Background: People with mild cognitive impairment (MCI) are considered a high-risk population
for developing dementia and therefore potential targets for preventive interventions. So far, no
pharmacological interventions have proven to be effective. Latest evidence has laid the groundwork for
the hypothesis that dancing can have beneficial effect on cognition by improving neuroplasticity.
Objective: This study aimed to examine whether a structured modular ballroom dance intervention (INDAK)
could improve cognition among Filipino older persons with MCI.
Methods: A two-armed, single-blinded, quasi-experimental study was conducted in a community-based
population at Marikina City, Philippines. Two hundred and seven participants older than 60 years old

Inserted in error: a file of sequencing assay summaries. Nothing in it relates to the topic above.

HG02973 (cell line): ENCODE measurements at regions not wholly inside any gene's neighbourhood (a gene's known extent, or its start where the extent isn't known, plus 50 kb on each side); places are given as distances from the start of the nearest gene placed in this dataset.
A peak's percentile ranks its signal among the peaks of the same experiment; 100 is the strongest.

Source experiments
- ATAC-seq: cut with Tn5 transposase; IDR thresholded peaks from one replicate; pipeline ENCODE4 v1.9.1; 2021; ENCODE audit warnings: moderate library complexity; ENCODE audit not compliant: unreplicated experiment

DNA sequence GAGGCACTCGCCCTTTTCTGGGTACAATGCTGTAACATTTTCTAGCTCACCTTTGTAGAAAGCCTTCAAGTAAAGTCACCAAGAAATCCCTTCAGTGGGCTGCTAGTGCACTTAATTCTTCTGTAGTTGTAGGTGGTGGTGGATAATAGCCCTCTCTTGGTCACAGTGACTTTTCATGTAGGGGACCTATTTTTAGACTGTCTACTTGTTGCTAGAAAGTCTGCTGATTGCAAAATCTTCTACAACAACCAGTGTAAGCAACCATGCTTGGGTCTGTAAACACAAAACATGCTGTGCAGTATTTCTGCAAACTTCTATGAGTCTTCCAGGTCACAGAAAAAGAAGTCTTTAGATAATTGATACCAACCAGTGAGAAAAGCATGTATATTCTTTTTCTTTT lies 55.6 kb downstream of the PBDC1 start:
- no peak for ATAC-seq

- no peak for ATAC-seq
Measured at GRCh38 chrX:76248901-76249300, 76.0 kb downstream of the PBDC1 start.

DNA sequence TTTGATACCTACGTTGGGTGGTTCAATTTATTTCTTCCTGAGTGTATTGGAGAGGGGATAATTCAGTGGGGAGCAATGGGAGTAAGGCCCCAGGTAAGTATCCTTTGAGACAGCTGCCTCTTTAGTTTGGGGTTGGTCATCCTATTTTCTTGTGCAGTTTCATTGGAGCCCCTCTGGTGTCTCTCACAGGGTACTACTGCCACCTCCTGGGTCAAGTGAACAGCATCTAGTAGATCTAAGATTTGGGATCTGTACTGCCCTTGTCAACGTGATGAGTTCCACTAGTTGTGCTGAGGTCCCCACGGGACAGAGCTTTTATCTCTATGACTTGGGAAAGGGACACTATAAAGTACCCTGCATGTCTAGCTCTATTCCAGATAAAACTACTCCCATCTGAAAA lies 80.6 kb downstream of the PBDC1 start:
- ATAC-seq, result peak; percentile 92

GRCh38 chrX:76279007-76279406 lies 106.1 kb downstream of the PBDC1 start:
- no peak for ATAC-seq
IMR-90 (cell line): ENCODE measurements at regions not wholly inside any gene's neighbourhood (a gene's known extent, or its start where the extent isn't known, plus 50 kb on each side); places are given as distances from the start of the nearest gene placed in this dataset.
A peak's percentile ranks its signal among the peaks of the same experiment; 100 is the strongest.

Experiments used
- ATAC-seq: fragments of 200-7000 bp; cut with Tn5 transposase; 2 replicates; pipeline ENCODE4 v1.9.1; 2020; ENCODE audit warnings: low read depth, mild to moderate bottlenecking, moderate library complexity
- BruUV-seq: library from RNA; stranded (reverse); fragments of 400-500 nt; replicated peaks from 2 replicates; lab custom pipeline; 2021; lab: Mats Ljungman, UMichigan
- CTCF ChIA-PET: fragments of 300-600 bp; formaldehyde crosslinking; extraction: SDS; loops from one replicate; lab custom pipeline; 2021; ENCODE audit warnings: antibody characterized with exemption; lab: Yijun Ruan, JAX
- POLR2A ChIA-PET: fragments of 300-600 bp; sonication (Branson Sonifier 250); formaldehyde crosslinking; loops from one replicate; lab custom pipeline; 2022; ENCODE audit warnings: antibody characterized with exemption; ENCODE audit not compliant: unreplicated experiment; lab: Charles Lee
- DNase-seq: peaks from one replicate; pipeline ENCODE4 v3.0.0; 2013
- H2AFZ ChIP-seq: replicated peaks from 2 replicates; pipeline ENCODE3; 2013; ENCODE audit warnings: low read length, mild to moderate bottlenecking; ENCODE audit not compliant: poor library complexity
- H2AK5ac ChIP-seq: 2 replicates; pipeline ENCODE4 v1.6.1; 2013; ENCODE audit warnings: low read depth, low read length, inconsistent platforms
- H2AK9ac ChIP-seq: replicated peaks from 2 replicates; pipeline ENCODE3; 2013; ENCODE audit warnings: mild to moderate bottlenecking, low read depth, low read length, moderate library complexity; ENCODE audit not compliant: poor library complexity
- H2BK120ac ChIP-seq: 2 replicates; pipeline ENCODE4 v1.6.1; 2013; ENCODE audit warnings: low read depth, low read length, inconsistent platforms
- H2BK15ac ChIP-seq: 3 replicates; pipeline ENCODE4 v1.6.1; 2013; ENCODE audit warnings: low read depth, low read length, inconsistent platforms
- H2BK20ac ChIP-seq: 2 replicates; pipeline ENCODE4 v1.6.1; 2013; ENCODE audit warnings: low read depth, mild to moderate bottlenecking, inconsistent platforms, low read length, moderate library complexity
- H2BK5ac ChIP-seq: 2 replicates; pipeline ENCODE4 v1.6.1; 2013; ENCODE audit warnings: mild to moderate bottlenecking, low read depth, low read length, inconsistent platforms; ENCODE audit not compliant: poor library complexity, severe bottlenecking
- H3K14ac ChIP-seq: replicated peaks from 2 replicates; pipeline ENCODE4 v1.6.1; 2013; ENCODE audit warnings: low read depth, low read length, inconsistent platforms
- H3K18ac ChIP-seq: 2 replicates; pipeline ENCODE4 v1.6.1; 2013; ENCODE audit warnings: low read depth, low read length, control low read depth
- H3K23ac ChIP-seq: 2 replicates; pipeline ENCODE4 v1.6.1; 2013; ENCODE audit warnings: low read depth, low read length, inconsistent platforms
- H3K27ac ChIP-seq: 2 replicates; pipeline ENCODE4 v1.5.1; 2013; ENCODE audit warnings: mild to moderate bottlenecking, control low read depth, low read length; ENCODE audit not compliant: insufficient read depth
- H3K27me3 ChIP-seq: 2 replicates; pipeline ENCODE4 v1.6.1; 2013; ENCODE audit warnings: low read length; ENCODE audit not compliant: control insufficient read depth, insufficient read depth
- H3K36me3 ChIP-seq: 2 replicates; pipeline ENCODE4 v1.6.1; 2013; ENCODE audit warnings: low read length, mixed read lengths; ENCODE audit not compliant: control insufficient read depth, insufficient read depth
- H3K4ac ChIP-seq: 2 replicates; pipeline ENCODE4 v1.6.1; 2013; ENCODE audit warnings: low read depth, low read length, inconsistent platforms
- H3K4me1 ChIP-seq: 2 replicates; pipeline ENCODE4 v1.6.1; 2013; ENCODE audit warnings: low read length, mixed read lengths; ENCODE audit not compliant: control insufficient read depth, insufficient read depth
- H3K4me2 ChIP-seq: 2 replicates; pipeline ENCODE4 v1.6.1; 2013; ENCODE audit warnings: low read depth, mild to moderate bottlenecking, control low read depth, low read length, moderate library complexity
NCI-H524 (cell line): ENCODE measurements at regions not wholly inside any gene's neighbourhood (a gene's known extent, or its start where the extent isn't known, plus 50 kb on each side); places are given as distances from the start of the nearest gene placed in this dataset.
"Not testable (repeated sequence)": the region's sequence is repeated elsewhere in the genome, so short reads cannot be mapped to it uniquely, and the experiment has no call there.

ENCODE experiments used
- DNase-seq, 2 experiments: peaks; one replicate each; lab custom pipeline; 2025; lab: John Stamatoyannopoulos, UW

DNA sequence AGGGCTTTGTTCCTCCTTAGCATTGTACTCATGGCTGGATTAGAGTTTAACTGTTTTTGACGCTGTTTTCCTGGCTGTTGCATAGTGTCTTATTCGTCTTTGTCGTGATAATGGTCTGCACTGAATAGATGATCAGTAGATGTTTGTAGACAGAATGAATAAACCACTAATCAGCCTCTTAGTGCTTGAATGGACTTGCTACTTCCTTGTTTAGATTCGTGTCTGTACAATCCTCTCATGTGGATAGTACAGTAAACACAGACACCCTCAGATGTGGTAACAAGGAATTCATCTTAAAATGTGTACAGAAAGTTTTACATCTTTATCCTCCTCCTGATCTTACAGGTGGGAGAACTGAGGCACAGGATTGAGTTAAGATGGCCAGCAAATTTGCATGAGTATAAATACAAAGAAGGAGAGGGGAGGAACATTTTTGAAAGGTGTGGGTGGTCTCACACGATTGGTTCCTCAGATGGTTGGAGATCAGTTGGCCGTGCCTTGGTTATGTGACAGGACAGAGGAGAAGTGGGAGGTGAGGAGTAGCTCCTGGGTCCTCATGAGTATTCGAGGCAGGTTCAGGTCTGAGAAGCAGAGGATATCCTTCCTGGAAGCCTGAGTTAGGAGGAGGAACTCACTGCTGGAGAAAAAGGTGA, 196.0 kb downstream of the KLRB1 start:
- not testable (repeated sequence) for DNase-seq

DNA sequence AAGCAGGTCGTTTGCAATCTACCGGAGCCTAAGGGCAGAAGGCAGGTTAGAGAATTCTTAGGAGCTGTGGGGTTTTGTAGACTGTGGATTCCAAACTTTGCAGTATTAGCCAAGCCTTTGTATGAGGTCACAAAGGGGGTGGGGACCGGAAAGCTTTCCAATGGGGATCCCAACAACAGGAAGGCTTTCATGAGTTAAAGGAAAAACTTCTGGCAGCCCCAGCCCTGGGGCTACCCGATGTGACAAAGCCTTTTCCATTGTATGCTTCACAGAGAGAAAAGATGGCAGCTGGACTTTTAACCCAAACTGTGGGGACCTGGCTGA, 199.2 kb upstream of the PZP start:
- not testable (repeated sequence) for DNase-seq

with MCI participated through self-assigned allocation to dance (N=101) and control (N=106) groups.
The intervention group received INDAK consisting eight types of ballroom dances with increasing
complexity lasting one hour, twice a week for 48 weeks. Neurologists and psychologists blinded to the
group allocation administered baseline and post intervention assessments using Alzheimer’s Disease
Assessment Scale – Cognitive (ADAS-Cog), Filipino version of the Montreal Cognitive Assessment
(MoCA-P), Boston Naming Test (BNT), Geriatric Depression Scale (GDS), Instrumental Activities of
Daily Living (IADL) and Disability Assessment for Dementia (DAD).
Results: Baseline sociodemographic and clinical characteristics did not differ between groups. The
mean differences between baseline and 48-week assessments were compared between dancers and controls,
showing that the intervention group improved in ADAS-Cog, MoCA-P, BNT and GDS.
Conclusion: INDAK is potentially a novel, ecological and inexpensive non-pharmacological intervention
that can improve cognition among older Filipinos with MCI.